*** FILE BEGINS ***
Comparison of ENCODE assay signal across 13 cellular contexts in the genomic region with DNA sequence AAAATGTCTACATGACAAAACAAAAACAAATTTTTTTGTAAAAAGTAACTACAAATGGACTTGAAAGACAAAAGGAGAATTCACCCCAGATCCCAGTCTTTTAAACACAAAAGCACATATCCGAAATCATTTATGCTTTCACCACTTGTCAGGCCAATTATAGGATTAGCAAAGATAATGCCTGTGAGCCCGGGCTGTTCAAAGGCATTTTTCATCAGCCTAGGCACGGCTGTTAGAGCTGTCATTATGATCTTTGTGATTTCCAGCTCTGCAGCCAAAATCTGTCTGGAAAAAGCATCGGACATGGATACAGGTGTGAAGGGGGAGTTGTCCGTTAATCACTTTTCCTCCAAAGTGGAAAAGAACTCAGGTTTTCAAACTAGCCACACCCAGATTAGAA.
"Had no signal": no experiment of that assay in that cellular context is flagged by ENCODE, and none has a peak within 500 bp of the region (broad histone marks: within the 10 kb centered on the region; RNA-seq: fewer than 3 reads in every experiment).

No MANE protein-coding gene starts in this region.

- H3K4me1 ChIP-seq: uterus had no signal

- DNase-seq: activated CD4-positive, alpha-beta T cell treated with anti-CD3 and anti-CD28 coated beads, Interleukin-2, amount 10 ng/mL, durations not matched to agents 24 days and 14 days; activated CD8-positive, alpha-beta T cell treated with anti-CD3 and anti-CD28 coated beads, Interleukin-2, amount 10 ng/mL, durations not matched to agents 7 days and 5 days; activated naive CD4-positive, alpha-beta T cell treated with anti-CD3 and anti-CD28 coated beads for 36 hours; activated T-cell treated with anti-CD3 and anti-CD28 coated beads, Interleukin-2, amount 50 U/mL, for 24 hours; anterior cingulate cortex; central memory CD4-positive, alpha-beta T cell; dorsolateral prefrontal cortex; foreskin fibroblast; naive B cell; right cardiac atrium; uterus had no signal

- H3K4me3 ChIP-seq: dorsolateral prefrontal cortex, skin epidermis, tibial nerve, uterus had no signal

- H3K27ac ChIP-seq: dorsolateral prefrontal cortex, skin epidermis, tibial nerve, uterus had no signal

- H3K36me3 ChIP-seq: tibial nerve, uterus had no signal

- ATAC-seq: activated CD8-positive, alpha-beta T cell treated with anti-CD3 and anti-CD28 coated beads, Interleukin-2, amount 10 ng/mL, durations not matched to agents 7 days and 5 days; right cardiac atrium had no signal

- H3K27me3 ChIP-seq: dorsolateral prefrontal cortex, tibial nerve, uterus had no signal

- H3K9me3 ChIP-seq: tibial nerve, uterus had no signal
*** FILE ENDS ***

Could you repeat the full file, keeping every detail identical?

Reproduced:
Comparison of ENCODE assay signal across 13 cellular contexts in the genomic region with DNA sequence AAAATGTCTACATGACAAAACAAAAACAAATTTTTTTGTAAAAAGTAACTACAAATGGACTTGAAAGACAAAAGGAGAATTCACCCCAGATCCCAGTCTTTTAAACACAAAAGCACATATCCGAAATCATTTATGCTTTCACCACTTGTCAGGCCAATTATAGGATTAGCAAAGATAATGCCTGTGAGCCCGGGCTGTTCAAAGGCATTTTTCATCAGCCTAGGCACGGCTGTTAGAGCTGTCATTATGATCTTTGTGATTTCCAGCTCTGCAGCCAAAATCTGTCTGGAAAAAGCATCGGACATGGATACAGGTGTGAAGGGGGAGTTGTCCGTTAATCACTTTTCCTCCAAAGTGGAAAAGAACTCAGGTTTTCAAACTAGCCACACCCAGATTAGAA.
"Had no signal": no experiment of that assay in that cellular context is flagged by ENCODE, and none has a peak within 500 bp of the region (broad histone marks: within the 10 kb centered on the region; RNA-seq: fewer than 3 reads in every experiment).

No MANE protein-coding gene starts in this region.

- H3K4me1 ChIP-seq: uterus had no signal

- DNase-seq: activated CD4-positive, alpha-beta T cell treated with anti-CD3 and anti-CD28 coated beads, Interleukin-2, amount 10 ng/mL, durations not matched to agents 24 days and 14 days; activated CD8-positive, alpha-beta T cell treated with anti-CD3 and anti-CD28 coated beads, Interleukin-2, amount 10 ng/mL, durations not matched to agents 7 days and 5 days; activated naive CD4-positive, alpha-beta T cell treated with anti-CD3 and anti-CD28 coated beads for 36 hours; activated T-cell treated with anti-CD3 and anti-CD28 coated beads, Interleukin-2, amount 50 U/mL, for 24 hours; anterior cingulate cortex; central memory CD4-positive, alpha-beta T cell; dorsolateral prefrontal cortex; foreskin fibroblast; naive B cell; right cardiac atrium; uterus had no signal

- H3K4me3 ChIP-seq: dorsolateral prefrontal cortex, skin epidermis, tibial nerve, uterus had no signal

- H3K27ac ChIP-seq: dorsolateral prefrontal cortex, skin epidermis, tibial nerve, uterus had no signal

- H3K36me3 ChIP-seq: tibial nerve, uterus had no signal

- ATAC-seq: activated CD8-positive, alpha-beta T cell treated with anti-CD3 and anti-CD28 coated beads, Interleukin-2, amount 10 ng/mL, durations not matched to agents 7 days and 5 days; right cardiac atrium had no signal

- H3K27me3 ChIP-seq: dorsolateral prefrontal cortex, tibial nerve, uterus had no signal

- H3K9me3 ChIP-seq: tibial nerve, uterus had no signal